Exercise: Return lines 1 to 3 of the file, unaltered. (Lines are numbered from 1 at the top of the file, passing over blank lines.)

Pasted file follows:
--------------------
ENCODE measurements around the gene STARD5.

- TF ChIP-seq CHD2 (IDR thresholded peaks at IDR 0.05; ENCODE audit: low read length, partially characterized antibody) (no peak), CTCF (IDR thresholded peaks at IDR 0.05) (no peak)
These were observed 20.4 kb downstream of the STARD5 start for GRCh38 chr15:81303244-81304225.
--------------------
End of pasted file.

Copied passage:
ENCODE measurements around the gene STARD5.

- TF ChIP-seq CHD2 (IDR thresholded peaks at IDR 0.05; ENCODE audit: low read length, partially characterized antibody) (no peak), CTCF (IDR thresholded peaks at IDR 0.05) (no peak)
These were observed 20.4 kb downstream of the STARD5 start for GRCh38 chr15:81303244-81304225.